• Option 1 Regardless of the perceived legitimacy of an election, someone was elected, and that should be stated without qualification. Leave the nuance to the article, each situation is going to vary wildly, so the best rule is the one with the least extraneous information. BSMRD (talk) 02:03, 8 June 2021 (UTC)
  • Option 1. ITN shouldn't be editorialising by adding commentary to blurbs. We don't cast positive or negative light on other stories, just a short factual statement. Elections should be no different. The article itself can report criticism in an appropriate fashion, with the necessary caveats, attribution and references. There's no facility to do that in an ITN blurb. Modest Genius talk 14:07, 8 June 2021 (UTC)


  • Unfortunately we tried to have a discussion about the Syrian election. It was a no-consensus discussion that might have lead to a consensus except that Stephen (talk · contribs · blocks · protections · deletions · page moves · rights · RfA) and Amakuru (talk · contribs · blocks · protections · deletions · page moves · rights · RfA) enforced their preferred version by closing discussion (more than once) and reverting to the misleading version. This was a real mess. It would be far better to have a standard that we can point to, rather than a case-by-case decision based on politics. Jehochman Talk 14:51, 1 June 2021 (UTC)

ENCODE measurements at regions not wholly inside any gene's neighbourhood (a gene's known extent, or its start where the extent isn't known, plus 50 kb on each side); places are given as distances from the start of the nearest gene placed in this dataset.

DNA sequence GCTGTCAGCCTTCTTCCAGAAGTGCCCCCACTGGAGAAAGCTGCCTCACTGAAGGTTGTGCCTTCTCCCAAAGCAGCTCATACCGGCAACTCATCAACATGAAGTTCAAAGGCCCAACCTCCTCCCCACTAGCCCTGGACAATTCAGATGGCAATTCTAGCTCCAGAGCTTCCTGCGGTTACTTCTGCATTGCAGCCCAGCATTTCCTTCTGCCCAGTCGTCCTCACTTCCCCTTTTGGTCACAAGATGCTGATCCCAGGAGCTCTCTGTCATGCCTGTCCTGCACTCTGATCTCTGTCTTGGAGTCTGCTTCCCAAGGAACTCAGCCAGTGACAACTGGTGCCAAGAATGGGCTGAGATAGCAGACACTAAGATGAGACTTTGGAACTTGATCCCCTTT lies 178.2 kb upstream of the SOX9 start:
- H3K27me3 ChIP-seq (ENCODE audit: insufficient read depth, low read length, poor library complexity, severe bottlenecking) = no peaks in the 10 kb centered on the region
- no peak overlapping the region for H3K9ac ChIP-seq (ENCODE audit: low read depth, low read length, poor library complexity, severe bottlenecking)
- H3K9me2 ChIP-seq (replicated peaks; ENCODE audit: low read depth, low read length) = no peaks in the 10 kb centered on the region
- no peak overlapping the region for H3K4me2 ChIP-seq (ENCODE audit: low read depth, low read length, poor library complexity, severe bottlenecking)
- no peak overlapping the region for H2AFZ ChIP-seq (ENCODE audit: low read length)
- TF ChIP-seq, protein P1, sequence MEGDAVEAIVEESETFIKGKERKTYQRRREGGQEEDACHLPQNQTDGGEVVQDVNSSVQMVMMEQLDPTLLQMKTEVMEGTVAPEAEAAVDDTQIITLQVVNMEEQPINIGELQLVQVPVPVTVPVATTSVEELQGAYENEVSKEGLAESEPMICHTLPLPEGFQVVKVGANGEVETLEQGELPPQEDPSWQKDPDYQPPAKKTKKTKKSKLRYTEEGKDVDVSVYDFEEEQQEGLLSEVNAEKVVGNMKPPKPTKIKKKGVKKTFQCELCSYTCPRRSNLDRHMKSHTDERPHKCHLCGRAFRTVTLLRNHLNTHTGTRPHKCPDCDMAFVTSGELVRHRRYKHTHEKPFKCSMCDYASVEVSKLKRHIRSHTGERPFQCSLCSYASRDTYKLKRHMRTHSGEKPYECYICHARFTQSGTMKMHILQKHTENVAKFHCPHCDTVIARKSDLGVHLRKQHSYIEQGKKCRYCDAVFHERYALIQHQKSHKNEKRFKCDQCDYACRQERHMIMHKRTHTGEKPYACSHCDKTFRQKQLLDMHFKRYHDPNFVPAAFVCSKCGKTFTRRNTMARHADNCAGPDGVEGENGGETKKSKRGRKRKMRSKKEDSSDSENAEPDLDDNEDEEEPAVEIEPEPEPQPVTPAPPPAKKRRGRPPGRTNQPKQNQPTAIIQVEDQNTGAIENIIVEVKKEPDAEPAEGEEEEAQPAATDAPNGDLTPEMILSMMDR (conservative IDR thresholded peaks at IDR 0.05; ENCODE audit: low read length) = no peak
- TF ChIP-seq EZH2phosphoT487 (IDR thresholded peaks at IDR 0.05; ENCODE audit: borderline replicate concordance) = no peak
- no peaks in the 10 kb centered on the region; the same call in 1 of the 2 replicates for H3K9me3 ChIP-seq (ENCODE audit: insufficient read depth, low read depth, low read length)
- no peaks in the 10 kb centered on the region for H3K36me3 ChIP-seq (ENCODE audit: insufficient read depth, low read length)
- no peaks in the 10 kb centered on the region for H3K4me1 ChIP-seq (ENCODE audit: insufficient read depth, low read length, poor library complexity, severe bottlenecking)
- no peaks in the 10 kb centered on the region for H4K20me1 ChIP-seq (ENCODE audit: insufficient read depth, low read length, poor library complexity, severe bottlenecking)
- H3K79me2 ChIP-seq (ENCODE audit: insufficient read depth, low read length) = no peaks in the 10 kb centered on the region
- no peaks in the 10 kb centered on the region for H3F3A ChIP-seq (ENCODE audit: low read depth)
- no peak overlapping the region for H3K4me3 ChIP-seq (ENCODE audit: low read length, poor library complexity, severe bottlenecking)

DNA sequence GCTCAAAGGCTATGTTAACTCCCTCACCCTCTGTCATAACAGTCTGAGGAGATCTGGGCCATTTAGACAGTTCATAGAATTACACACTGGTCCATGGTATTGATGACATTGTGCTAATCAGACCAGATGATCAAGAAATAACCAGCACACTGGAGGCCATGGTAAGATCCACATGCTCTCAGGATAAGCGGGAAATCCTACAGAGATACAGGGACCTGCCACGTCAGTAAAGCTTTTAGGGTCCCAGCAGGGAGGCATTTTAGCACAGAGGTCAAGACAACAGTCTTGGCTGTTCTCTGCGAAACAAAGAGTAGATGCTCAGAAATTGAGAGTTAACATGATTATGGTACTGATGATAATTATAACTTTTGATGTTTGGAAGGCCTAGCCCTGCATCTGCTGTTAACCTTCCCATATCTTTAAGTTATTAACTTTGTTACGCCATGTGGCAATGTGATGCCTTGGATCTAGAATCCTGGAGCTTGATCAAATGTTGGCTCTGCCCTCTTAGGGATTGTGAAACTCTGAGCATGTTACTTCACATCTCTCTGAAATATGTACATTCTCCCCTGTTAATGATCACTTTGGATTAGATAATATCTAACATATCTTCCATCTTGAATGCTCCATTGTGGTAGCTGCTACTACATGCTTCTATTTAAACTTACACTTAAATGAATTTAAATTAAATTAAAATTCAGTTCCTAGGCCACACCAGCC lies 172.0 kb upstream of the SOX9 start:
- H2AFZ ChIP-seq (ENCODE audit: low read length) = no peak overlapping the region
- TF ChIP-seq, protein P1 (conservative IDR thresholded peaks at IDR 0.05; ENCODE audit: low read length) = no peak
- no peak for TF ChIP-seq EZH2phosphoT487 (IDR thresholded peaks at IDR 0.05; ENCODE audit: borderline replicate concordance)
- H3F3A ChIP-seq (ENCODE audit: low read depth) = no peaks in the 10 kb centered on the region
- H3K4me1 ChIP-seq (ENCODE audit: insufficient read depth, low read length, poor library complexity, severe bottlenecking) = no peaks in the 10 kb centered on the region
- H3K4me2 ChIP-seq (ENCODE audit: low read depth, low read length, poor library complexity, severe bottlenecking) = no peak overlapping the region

@Jehochman: the version I reverted to was the one agreed to and posted following the discussion at ITN/C. It also matched the format used for every other election, by stating the simple fact of who won the election. How dare you accuse me of "enforcing my preferred version". Ridiculous rhetoric on your part.  — Amakuru (talk) 16:29, 1 June 2021 (UTC)
    @Amakuru: It seemed like the 2nd version had a consensus when it was posted. Blaylockjam10 (talk) 22:19, 2 June 2021 (UTC)